Douglas, J. Yellowlees. The End of Books — Or Books Without End?: Reading Interactive Narratives. Ann Arbor: University of Michigan Press, 2000.
“If the book is a highly refined example of a primitive technology, hypertext is a primitive example of a highly refined technology, a technology still at the icebox stage.”
Douglas discusses the contrasts of print media and its advancement into the technological world. He gives an in depth discussion of both the positive and negative changes, how stories can become even more fulfilling through narrative possibilities presented through game versions or interactive novels. He also references the beloved Jane Austen, explaining that her immortal classics can become even more well known through film adaptions, but the classic is still a classic, and more loved in its original form.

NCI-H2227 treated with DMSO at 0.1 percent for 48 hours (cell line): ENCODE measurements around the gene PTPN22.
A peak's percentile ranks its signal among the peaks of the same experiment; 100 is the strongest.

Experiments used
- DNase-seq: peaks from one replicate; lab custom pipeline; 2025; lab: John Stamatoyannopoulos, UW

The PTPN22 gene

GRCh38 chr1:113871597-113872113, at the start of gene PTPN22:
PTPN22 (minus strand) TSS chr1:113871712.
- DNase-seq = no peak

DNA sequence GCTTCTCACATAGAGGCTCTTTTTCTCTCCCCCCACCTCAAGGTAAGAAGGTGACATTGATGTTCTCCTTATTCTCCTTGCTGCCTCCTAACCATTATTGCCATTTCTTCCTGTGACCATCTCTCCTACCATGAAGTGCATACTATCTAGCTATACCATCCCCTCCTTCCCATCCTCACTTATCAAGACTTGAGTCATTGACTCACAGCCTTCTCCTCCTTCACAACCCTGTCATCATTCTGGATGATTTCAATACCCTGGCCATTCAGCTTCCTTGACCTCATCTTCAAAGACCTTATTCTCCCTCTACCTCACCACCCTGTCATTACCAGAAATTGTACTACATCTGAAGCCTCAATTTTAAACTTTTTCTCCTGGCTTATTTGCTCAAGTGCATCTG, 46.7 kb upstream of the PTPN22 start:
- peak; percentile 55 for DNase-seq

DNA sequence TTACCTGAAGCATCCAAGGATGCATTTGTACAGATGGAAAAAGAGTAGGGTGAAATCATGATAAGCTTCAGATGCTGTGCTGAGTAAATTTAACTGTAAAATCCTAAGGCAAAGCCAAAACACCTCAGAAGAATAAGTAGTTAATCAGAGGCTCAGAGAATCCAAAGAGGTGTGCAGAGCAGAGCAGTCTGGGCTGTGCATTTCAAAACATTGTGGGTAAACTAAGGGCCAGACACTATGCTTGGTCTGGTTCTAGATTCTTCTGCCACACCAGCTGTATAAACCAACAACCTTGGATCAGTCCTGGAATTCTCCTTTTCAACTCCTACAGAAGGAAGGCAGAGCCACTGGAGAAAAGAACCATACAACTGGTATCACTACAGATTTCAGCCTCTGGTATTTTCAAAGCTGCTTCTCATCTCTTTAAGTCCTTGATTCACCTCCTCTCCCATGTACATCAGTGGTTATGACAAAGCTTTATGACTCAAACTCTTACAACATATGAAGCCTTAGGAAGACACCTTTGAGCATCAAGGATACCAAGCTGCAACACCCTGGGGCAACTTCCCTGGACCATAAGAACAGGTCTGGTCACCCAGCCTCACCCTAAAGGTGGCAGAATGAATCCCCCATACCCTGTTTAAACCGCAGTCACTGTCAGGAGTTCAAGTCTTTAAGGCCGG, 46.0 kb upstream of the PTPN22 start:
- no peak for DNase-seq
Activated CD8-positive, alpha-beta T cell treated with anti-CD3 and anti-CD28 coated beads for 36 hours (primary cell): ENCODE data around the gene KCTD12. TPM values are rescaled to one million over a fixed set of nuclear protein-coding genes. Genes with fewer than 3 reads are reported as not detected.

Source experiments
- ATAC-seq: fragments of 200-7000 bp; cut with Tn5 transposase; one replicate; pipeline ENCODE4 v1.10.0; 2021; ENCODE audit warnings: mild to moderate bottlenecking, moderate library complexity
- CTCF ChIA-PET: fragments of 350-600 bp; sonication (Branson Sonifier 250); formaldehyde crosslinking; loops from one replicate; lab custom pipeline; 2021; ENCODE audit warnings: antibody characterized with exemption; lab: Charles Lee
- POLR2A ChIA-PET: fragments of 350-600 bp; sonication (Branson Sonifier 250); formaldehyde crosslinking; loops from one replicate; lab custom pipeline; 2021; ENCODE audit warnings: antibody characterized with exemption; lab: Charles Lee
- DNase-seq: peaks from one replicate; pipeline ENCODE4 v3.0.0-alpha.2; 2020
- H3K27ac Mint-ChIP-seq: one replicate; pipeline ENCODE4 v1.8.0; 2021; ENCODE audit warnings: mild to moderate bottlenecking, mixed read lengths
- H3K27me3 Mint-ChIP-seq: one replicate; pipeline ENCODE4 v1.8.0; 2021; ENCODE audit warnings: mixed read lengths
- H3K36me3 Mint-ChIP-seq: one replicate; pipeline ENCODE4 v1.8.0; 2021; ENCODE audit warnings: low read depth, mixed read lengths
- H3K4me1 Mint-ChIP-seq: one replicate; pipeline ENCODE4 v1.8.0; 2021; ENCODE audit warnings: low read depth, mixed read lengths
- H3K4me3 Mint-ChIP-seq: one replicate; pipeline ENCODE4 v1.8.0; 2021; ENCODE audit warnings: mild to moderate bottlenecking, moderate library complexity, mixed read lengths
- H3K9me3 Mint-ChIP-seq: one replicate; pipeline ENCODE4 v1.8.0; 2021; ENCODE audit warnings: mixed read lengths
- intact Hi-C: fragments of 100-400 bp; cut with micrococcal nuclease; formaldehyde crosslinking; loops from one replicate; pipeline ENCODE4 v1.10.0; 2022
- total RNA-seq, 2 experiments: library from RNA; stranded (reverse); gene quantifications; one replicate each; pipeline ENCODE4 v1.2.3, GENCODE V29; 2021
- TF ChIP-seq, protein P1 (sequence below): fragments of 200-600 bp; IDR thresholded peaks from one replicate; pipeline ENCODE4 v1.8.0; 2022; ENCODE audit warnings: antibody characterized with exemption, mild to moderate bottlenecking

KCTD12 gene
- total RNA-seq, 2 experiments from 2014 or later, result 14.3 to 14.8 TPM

The preference Douglas obviously has for hypertext is reinstated throughout this text, his raving glorification of it never ceases. He refutes any negative claims given by critics that hypertext will hinder readers in any way. Douglas firmly believes that hypertext is the future of reading, as it is so much more immersive than regular print text which does not interact with its reader.
His dismissal of print fiction is harrowing, particularly seeing as this book was written 14 years prior to today, and hypertext is yet to overtake the classic novel.